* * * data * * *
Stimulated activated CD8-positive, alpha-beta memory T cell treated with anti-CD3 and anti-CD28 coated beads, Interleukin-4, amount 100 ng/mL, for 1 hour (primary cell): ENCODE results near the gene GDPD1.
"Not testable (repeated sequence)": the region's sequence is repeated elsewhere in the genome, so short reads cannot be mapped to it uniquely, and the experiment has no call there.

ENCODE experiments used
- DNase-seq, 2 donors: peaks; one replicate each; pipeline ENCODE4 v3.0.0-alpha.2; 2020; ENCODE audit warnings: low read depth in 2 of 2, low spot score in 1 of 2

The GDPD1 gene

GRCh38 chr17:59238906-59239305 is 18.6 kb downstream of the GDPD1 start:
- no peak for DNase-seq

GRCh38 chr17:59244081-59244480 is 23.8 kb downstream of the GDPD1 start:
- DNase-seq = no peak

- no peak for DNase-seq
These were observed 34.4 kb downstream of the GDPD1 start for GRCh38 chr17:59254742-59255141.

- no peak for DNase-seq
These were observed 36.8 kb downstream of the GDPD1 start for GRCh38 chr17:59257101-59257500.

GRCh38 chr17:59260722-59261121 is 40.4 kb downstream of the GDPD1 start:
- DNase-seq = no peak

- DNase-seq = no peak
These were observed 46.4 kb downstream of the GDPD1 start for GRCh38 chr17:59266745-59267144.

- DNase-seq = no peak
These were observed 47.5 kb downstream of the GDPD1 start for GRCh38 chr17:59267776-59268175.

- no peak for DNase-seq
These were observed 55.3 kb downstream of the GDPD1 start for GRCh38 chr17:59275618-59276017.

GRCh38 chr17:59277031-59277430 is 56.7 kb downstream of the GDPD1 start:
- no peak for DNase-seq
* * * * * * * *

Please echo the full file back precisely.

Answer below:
Stimulated activated CD8-positive, alpha-beta memory T cell treated with anti-CD3 and anti-CD28 coated beads, Interleukin-4, amount 100 ng/mL, for 1 hour (primary cell): ENCODE results near the gene GDPD1.
"Not testable (repeated sequence)": the region's sequence is repeated elsewhere in the genome, so short reads cannot be mapped to it uniquely, and the experiment has no call there.

ENCODE experiments used
- DNase-seq, 2 donors: peaks; one replicate each; pipeline ENCODE4 v3.0.0-alpha.2; 2020; ENCODE audit warnings: low read depth in 2 of 2, low spot score in 1 of 2

The GDPD1 gene

GRCh38 chr17:59238906-59239305 is 18.6 kb downstream of the GDPD1 start:
- no peak for DNase-seq

GRCh38 chr17:59244081-59244480 is 23.8 kb downstream of the GDPD1 start:
- DNase-seq = no peak

- no peak for DNase-seq
These were observed 34.4 kb downstream of the GDPD1 start for GRCh38 chr17:59254742-59255141.

- no peak for DNase-seq
These were observed 36.8 kb downstream of the GDPD1 start for GRCh38 chr17:59257101-59257500.

GRCh38 chr17:59260722-59261121 is 40.4 kb downstream of the GDPD1 start:
- DNase-seq = no peak

- DNase-seq = no peak
These were observed 46.4 kb downstream of the GDPD1 start for GRCh38 chr17:59266745-59267144.

- DNase-seq = no peak
These were observed 47.5 kb downstream of the GDPD1 start for GRCh38 chr17:59267776-59268175.

- no peak for DNase-seq
These were observed 55.3 kb downstream of the GDPD1 start for GRCh38 chr17:59275618-59276017.

GRCh38 chr17:59277031-59277430 is 56.7 kb downstream of the GDPD1 start:
- no peak for DNase-seq